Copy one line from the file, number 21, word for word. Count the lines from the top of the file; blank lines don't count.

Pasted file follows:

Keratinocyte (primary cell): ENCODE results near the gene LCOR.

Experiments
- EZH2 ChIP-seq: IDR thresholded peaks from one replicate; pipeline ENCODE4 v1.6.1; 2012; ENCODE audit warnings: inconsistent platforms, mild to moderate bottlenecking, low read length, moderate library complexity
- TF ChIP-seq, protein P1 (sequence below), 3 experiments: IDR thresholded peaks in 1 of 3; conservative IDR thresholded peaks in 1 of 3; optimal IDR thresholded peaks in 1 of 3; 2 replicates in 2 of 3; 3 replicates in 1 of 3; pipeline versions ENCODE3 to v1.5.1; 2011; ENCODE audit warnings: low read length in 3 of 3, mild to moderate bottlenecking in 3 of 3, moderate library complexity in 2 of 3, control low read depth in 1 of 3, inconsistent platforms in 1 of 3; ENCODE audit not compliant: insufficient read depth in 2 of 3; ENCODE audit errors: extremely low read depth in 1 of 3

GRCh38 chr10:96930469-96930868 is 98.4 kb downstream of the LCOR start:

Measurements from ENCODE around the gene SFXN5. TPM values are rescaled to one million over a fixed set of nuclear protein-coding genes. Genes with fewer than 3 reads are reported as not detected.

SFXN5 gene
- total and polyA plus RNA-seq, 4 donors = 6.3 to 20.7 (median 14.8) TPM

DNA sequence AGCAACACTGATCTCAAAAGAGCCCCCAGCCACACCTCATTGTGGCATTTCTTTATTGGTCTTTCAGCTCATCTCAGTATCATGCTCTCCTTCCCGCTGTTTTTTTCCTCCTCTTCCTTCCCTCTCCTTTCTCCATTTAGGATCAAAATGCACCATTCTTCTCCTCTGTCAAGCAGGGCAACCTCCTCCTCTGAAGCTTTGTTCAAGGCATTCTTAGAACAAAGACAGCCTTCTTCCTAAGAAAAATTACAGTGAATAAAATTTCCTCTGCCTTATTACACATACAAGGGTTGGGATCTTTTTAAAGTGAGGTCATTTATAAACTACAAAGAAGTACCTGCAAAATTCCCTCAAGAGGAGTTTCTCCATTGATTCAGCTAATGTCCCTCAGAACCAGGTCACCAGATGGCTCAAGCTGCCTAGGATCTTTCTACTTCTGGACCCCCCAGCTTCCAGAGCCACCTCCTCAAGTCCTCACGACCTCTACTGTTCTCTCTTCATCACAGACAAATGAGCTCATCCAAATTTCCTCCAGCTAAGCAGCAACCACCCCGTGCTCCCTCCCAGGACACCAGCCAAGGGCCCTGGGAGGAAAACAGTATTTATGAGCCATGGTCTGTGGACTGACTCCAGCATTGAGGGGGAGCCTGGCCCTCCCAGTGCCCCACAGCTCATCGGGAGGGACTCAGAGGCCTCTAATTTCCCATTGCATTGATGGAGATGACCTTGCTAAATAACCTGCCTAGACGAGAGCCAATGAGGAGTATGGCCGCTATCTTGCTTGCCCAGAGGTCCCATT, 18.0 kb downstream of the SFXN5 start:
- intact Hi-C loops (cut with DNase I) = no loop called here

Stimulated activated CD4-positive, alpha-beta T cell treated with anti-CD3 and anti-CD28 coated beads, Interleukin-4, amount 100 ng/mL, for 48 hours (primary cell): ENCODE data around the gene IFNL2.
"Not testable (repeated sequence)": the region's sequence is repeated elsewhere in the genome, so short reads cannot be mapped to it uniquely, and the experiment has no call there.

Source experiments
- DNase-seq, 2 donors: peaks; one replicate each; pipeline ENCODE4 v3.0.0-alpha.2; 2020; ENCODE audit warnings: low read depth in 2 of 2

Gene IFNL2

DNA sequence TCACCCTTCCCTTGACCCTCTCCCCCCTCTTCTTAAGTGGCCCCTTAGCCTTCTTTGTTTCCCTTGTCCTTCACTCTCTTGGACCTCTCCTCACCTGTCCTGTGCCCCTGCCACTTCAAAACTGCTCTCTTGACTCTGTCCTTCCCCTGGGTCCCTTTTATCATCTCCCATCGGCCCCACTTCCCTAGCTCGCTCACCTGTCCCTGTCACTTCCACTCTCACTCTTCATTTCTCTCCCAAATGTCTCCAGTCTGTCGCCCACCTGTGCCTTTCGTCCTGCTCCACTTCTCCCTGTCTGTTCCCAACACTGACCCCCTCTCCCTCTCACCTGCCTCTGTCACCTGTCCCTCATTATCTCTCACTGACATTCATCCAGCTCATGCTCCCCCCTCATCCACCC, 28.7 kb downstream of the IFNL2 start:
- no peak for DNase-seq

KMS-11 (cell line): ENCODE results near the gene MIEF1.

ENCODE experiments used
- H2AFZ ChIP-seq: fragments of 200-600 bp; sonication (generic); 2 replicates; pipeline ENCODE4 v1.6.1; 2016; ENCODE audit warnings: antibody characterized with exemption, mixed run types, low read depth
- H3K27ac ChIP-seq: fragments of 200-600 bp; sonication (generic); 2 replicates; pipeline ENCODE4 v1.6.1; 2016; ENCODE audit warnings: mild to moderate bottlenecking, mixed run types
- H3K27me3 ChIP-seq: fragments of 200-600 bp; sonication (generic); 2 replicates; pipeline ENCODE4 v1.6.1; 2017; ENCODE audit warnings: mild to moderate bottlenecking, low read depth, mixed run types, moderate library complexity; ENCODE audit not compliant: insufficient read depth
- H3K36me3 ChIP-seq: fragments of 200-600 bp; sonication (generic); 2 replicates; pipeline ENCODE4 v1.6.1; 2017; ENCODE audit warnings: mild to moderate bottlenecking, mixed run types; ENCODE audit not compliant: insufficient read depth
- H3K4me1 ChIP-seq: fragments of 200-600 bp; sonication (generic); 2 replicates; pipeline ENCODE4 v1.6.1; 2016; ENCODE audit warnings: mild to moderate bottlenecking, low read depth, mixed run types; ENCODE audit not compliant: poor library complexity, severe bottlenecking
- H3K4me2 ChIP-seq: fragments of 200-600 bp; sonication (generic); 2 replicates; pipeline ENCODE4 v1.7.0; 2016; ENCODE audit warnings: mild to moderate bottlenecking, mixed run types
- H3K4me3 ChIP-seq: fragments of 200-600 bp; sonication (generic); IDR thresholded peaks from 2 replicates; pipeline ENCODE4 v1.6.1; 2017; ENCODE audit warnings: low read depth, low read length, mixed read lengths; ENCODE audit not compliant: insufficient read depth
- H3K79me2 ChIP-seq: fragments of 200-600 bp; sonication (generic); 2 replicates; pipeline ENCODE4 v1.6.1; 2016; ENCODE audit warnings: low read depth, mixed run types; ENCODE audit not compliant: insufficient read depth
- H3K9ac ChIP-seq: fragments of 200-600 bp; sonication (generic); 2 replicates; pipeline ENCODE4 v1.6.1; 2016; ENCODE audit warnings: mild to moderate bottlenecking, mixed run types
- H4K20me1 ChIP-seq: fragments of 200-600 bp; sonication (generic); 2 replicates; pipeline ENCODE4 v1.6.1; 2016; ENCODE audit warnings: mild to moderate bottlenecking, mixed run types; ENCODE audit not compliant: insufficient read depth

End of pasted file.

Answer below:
- H3K27ac ChIP-seq: fragments of 200-600 bp; sonication (generic); 2 replicates; pipeline ENCODE4 v1.6.1; 2016; ENCODE audit warnings: mild to moderate bottlenecking, mixed run types